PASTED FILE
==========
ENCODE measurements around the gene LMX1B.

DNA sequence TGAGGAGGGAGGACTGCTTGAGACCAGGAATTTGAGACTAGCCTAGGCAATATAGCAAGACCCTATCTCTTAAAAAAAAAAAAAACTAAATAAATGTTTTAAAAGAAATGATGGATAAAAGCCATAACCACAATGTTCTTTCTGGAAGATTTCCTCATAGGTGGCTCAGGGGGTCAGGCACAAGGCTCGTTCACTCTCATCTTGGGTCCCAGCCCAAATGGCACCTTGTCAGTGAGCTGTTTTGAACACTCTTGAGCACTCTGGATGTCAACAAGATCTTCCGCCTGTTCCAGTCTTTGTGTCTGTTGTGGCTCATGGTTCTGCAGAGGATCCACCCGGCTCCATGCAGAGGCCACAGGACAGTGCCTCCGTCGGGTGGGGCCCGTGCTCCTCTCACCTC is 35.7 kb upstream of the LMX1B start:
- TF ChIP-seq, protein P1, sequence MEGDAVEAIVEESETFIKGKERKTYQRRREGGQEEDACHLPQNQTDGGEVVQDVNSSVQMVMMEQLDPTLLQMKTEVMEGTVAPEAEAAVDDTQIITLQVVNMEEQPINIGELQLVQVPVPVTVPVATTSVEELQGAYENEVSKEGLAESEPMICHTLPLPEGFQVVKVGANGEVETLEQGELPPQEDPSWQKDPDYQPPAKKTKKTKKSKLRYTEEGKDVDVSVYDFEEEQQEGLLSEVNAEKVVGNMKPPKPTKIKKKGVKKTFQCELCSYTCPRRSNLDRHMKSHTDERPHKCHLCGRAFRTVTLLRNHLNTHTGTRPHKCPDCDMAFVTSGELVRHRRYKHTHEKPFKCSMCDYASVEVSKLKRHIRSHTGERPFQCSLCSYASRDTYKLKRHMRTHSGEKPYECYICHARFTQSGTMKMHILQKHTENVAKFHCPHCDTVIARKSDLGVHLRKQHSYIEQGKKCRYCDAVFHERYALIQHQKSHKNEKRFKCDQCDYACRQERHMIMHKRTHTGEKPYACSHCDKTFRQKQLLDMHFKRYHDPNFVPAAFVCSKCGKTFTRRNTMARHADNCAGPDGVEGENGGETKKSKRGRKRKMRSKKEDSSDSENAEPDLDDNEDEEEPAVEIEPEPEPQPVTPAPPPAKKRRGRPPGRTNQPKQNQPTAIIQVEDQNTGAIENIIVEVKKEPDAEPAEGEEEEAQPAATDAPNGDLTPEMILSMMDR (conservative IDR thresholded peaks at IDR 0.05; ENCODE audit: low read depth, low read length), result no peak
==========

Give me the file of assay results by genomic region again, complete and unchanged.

ENCODE measurements around the gene LMX1B.

DNA sequence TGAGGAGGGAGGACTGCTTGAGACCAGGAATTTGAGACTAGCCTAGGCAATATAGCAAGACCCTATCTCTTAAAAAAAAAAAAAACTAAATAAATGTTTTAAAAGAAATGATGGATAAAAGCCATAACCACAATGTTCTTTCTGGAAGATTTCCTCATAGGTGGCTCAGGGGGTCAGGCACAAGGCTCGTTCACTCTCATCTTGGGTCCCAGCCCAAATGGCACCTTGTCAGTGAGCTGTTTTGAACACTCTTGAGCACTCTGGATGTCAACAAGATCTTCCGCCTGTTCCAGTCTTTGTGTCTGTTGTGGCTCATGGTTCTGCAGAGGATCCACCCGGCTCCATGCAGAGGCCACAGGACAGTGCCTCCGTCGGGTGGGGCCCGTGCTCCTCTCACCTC is 35.7 kb upstream of the LMX1B start:
- TF ChIP-seq, protein P1, sequence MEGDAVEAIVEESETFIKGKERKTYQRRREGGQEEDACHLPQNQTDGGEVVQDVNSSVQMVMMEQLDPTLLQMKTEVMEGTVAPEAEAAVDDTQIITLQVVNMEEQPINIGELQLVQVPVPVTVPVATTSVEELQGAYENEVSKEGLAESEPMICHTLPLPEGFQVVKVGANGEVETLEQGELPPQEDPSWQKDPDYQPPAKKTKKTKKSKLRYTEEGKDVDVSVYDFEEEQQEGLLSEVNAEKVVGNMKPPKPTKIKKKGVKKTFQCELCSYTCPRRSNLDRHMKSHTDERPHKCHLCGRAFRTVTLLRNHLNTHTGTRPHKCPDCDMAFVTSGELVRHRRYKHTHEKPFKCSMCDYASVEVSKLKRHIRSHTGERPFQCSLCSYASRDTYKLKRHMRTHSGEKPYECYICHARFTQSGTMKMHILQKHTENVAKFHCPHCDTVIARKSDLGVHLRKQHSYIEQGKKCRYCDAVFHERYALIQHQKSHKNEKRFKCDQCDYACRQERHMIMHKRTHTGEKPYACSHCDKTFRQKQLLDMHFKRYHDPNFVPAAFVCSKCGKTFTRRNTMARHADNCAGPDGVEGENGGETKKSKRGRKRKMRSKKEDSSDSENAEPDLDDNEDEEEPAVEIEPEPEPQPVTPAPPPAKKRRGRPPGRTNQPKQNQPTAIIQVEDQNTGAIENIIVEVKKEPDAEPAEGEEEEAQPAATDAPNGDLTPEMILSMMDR (conservative IDR thresholded peaks at IDR 0.05; ENCODE audit: low read depth, low read length), result no peak